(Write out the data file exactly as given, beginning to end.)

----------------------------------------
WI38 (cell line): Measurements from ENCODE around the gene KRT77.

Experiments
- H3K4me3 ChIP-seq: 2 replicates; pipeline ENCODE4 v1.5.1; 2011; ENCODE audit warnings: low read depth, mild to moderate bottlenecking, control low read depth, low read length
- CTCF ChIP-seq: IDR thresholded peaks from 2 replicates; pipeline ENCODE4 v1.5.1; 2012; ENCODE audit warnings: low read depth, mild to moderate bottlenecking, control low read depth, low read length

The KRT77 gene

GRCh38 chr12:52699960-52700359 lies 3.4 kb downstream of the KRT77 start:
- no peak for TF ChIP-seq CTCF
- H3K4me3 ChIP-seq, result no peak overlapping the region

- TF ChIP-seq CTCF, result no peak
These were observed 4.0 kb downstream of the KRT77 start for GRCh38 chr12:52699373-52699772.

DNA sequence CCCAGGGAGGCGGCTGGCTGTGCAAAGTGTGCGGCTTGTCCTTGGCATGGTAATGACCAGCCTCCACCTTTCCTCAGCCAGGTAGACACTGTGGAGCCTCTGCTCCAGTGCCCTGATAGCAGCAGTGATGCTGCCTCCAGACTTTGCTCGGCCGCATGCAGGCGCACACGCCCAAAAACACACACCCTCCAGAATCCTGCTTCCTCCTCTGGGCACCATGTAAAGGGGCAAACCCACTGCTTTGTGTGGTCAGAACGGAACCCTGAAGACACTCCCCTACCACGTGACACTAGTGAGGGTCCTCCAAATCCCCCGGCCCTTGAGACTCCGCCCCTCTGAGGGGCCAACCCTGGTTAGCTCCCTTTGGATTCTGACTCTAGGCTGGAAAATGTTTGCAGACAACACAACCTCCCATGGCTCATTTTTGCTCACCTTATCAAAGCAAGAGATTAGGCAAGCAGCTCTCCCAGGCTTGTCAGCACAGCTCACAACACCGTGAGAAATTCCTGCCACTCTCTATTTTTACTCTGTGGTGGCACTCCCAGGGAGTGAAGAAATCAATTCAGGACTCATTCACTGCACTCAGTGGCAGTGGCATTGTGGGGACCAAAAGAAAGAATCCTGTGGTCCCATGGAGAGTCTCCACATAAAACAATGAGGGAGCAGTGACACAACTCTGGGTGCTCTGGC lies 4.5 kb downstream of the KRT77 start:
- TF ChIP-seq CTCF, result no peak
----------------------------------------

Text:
WI38 (cell line): Measurements from ENCODE around the gene KRT77.

Experiments
- H3K4me3 ChIP-seq: 2 replicates; pipeline ENCODE4 v1.5.1; 2011; ENCODE audit warnings: low read depth, mild to moderate bottlenecking, control low read depth, low read length
- CTCF ChIP-seq: IDR thresholded peaks from 2 replicates; pipeline ENCODE4 v1.5.1; 2012; ENCODE audit warnings: low read depth, mild to moderate bottlenecking, control low read depth, low read length

The KRT77 gene

GRCh38 chr12:52699960-52700359 lies 3.4 kb downstream of the KRT77 start:
- no peak for TF ChIP-seq CTCF
- H3K4me3 ChIP-seq, result no peak overlapping the region

- TF ChIP-seq CTCF, result no peak
These were observed 4.0 kb downstream of the KRT77 start for GRCh38 chr12:52699373-52699772.

DNA sequence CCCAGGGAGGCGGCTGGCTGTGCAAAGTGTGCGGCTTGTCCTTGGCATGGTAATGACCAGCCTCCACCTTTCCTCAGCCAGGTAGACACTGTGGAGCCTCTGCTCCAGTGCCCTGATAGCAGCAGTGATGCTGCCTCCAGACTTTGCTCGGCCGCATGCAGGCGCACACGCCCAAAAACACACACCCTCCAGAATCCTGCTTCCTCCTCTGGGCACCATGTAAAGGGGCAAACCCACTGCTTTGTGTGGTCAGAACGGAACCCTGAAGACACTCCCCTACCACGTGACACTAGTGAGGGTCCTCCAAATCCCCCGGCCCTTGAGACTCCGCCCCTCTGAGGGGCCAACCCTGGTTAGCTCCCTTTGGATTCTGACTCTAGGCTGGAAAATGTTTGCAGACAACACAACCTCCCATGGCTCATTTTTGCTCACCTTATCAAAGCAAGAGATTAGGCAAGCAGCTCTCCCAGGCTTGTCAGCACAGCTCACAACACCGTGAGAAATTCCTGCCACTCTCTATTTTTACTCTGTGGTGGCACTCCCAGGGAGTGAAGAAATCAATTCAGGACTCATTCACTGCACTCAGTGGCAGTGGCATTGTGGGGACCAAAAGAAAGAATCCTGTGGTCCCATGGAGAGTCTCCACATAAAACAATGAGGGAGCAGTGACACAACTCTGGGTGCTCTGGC lies 4.5 kb downstream of the KRT77 start:
- TF ChIP-seq CTCF, result no peak